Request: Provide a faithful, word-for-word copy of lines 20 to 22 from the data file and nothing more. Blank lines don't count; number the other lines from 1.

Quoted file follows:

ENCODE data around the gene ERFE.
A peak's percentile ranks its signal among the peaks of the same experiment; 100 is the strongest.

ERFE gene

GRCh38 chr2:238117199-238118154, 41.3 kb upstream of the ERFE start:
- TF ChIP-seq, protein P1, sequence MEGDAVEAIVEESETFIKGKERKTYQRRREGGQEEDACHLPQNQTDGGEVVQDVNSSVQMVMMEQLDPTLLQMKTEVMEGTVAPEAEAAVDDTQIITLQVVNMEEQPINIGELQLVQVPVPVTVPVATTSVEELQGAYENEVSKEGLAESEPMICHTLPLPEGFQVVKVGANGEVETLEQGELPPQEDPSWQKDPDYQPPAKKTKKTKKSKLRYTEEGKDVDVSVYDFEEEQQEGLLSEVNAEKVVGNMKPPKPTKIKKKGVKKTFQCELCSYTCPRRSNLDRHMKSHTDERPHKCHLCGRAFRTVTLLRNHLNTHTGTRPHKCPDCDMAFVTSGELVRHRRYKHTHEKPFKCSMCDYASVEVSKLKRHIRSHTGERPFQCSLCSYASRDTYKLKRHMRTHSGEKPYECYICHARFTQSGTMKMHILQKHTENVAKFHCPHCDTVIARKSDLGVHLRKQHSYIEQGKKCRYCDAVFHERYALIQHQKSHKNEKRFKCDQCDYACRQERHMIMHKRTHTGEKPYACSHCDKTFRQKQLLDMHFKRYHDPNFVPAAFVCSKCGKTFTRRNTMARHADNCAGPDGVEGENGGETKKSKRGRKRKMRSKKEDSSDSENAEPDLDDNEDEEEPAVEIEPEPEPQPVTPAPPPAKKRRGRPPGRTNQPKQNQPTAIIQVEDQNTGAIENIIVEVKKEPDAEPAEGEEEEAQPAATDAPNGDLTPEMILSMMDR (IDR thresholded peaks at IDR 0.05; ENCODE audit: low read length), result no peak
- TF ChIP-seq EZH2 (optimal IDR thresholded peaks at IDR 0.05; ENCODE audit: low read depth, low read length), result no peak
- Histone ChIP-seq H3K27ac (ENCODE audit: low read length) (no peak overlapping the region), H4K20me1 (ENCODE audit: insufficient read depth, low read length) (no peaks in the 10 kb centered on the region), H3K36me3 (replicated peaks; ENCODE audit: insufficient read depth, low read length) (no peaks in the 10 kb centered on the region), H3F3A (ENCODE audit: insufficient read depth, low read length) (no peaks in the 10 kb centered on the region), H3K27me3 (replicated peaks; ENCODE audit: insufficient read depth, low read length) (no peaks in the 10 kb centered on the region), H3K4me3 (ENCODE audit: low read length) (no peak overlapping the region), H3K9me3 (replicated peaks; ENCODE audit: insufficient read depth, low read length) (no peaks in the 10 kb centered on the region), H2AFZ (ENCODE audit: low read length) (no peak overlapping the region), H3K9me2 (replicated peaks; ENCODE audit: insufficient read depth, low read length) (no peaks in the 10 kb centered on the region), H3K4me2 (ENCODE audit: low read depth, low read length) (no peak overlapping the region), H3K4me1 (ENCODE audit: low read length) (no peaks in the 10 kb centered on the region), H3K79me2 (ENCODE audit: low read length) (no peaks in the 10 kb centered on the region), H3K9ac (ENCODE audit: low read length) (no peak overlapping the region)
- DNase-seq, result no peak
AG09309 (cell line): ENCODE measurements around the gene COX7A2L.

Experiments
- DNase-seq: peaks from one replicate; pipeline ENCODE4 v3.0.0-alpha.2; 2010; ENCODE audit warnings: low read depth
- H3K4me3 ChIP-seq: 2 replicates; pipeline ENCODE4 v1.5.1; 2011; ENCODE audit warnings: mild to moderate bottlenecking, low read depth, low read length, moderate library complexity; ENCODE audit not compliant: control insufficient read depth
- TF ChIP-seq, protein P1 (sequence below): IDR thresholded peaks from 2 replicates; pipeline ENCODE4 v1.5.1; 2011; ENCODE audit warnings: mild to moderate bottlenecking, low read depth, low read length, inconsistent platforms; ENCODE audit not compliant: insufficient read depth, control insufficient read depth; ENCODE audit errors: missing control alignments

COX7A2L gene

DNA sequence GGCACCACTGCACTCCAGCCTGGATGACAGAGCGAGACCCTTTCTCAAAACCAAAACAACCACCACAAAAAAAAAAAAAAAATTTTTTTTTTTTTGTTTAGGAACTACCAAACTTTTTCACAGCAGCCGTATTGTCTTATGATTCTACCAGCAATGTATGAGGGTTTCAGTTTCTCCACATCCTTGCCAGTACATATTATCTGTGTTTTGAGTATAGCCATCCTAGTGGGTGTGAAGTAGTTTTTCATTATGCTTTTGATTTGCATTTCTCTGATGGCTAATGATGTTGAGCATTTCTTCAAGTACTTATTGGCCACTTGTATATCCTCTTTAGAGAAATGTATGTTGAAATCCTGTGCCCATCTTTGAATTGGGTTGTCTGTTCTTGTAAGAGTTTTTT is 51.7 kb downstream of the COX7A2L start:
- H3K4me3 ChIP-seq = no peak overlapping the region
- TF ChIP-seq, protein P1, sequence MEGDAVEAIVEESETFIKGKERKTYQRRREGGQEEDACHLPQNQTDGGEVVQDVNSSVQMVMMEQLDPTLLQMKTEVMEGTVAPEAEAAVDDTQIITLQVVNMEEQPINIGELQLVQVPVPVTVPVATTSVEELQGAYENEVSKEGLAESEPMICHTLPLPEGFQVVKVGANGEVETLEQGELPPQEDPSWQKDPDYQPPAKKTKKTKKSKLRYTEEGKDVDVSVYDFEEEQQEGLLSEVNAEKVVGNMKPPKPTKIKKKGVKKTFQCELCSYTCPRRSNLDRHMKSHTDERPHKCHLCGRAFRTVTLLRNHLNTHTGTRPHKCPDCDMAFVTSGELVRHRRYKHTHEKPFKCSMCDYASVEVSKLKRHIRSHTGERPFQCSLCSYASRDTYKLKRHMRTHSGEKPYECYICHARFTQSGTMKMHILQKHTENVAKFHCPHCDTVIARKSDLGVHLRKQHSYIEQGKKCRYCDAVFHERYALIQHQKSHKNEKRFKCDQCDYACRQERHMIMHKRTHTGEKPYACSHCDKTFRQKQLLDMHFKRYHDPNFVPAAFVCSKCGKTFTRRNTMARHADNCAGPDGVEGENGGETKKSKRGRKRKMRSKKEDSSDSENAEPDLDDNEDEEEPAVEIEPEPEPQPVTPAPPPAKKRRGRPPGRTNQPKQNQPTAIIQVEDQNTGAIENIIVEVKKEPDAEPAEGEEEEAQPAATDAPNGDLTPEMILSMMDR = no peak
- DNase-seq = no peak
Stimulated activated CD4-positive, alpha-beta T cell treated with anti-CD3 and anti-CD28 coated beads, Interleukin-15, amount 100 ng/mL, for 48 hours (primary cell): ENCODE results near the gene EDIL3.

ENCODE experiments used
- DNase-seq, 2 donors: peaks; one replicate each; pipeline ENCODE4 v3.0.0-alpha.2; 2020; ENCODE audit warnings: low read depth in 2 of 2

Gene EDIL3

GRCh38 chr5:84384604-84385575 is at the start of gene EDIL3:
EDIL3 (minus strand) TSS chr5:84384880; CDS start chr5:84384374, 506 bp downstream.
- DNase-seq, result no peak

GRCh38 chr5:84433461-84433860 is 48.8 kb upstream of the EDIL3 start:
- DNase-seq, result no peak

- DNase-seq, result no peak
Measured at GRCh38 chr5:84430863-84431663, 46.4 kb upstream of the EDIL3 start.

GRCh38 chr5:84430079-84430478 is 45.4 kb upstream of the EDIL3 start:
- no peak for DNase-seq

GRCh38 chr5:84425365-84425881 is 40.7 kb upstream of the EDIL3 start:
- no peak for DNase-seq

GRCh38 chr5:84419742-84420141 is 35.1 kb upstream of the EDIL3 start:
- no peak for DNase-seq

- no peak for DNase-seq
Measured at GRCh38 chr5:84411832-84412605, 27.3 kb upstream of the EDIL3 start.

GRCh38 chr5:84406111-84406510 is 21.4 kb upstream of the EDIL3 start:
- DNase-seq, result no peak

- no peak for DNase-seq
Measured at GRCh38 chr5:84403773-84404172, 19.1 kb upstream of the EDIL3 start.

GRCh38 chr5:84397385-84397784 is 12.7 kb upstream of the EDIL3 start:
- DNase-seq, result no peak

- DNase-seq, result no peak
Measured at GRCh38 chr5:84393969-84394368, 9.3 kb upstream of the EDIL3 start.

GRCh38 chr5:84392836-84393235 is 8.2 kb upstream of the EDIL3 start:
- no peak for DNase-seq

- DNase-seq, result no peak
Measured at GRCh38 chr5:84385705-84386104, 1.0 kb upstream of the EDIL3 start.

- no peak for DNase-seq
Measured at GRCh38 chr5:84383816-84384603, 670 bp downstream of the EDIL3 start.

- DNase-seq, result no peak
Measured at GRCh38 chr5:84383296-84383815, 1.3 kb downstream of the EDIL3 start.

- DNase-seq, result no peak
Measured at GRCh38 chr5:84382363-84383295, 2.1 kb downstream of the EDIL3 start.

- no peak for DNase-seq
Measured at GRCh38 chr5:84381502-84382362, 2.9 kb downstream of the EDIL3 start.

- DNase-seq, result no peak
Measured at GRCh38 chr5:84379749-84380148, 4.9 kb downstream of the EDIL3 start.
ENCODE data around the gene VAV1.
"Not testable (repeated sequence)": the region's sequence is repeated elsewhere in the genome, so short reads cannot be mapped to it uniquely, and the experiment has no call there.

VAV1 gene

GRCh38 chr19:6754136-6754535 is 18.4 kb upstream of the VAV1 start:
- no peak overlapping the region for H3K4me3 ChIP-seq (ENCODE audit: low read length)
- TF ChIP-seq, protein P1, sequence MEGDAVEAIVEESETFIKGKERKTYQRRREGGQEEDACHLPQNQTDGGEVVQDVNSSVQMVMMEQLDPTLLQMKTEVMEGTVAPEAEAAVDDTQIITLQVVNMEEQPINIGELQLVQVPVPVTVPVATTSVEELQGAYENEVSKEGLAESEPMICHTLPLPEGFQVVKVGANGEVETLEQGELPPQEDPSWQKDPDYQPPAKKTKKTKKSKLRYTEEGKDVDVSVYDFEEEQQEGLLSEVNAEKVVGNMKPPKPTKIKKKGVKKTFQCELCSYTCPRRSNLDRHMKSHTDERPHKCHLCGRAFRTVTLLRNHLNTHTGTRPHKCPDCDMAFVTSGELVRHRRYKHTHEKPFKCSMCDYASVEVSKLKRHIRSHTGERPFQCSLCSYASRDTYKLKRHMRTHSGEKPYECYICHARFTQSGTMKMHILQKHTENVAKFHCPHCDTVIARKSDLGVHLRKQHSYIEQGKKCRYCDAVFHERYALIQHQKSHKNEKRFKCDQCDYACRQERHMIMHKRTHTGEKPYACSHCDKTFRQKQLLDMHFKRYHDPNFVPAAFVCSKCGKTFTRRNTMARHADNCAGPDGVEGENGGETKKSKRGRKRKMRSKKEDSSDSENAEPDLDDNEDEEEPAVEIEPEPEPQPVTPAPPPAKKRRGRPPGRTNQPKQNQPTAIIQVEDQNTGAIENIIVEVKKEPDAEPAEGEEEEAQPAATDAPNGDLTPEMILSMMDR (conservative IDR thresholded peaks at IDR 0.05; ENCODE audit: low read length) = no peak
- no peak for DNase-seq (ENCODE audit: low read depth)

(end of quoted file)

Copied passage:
ENCODE experiments used
- DNase-seq, 2 donors: peaks; one replicate each; pipeline ENCODE4 v3.0.0-alpha.2; 2020; ENCODE audit warnings: low read depth in 2 of 2

Gene EDIL3